Like you, I care very much about this school. It is my alma mater. I have very high ambitions for the College of Law, its students, faculty, staff and alumni. My aim is to continue our strong traditions and to improve this school in ways that assure this is a top notch educational and professional experience. At the core of that project for the coming years is more student financial aid and strong support for our faculty in their teaching, research and service missions.
Times for discussion groups are listed below. I hope that you will sign up for a session in the Dean’s office. This is a College of Law with a wonderful and respected faculty, outstanding students and a dedicated staff. We do have a challenge, but it is one we can meet constructively and positively. That process is well-underway.
Meeting times – please sign up at the reception area in 280 Boyd Law Building:
. Tues, April 1 from 11-12
. Tues, April 1 from 4-5
. Wed, April 2 from 11-12
. Mon, April 7 from 9-10
. Tues, April 8 from 8-9
. Wed, April 9 from 3-4
. Thurs, April 10 from 1-2
. Fri, April 11 from 9-10
. Fri, April 11 from 4-5
Our Dear Students:
As you may be aware, U.S. News & World Report will issue its 2008 ranking of law schools tomorrow. Unfortunately, our ranking has dropped from 77 to 100. You are the future of this Law School, and I want to assure you that we will do everything in our power to rectify this situation as quickly as possible, and move this School forward beyond our previous position. My goal is to get this law school into the top 50. We are carrying out an aggressive internal planning process to raise funds, attract star faculty, recruit a stellar class, raise our LSAT, and produce good scholarship–all important factors in how we will rank next year. In addition, we are reaching out to our employer partners and prominent alumni, all of whom remain confident in the quality of our legal education. We know that this is unsettling news for each of you. Please know that the value of your education is of the utmost concern to this administration and faculty.
Makau Mutua, Interim Dean
SUNY Distinguished Professor and
Floyd H. and Hilda L. Hurst Faculty Scholar
Date: Fri, 28 Mar 2008 09:06:38 -0500
From: Law Deans
Subject: [ALLLAWSCHOOL] UW News Rankings
To: [All Law School]
Dear Faculty, Staff and Students:
Some local newspapers reported this morning that the current U.S. News
Rankings show us in a tie for 22nd place. Many law schools are closely
ranked and a slight shortfall in any one of the technical categories can
lead to a shift of one or two places, as happened this year. The U.S. News
ranking is a combination of many factors (e.g., reputation among other
legal educators and practitioners, LSAT scores of the entering class, what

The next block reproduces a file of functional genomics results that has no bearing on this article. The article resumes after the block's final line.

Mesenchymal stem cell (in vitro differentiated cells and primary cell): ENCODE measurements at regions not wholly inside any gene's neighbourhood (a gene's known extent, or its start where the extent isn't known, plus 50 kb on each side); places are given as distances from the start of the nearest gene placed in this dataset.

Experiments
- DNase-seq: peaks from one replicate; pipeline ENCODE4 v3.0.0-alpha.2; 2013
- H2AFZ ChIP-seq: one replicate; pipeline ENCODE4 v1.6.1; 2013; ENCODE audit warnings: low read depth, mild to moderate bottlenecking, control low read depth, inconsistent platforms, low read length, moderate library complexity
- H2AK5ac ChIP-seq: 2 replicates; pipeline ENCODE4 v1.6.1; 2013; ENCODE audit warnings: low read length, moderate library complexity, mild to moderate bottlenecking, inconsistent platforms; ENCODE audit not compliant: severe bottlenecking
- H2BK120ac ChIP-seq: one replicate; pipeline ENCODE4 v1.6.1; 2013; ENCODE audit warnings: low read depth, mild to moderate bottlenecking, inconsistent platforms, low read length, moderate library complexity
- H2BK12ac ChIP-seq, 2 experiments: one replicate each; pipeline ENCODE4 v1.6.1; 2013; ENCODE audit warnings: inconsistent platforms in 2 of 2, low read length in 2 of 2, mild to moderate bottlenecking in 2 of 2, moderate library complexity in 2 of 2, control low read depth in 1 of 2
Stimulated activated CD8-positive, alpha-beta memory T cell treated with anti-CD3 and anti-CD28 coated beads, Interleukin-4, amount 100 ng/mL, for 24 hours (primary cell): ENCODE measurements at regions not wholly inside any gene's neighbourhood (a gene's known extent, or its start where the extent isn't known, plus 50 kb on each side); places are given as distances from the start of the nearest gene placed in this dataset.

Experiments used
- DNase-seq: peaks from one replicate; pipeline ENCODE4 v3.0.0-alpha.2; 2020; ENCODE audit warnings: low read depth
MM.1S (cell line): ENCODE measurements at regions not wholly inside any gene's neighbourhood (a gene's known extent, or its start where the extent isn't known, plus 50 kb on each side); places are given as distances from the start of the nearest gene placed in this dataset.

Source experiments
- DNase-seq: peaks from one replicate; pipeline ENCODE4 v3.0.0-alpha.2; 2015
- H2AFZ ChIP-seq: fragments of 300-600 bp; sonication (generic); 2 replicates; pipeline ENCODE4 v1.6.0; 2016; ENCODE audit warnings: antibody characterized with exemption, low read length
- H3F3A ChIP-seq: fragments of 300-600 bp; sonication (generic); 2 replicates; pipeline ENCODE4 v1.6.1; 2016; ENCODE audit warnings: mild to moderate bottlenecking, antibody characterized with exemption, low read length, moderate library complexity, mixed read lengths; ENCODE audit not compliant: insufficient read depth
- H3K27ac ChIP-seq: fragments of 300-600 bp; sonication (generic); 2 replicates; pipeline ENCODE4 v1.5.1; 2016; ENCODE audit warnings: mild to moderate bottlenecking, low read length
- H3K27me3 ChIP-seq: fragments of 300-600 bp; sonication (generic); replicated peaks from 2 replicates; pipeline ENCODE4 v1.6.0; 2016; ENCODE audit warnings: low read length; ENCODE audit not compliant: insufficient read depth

percentage of applicants we accept, how many books are in the library,
etc.). We plan to address the particular factors that have caused a decline
this year.
One key factor is our reputation among the leaders of other law schools. On
that measure we remain in the Top 20. We expect to build on this academic
reputation, and to address the technical factors that have caused a slight
decline. We also believe that the arrival of a permanent dean – Dean
Wippman – this summer will also help in bolstering our rankings.
Dean Wippman is committed to maintaining and improving the quality of the
school. We look forward to working with him to address this question.
Fred Morrison and Guy Charles
From: Jack Boger
Date: Thu, Mar 27, 2008 at 5:29 PM
Subject: US News Rankings: 2009/ Carolina Law
To: Law Students
March 27, 2008
Dear Carolina Law Students,
Tomorrow, March 28th, the US News & World Report will officially release its 2009 ranking of law schools. Because those numbers have been widely reported during the past 24 hours on websites throughout the nation, we are sharing them with you today, after the close of business. The results for Carolina Law are mixed; we slipped slightly from 36th to 38th overall. The data nonetheless show big positive developments since last year — our student/faculty ratio has improved dramatically, from 20.1/1 to 15.7./1; the GPAs of our 2007 entering class are up from 3.39-3.77 (25th and 75th percentiles) to 3.45-3.80; and first-time North Carolina bar passage rates for our May, 2006 graduates are up from to 83.4% to 86.5%. Moreover, we have significantly more resources per student (thanks to the University, the North Carolina General Assembly, and our generous alumni). We have also retained the outstanding scholarly reputational ranking we’ve long held among other scholars and academics (still 17th in the nation) and among lawyers and judges (still 19th in the nation).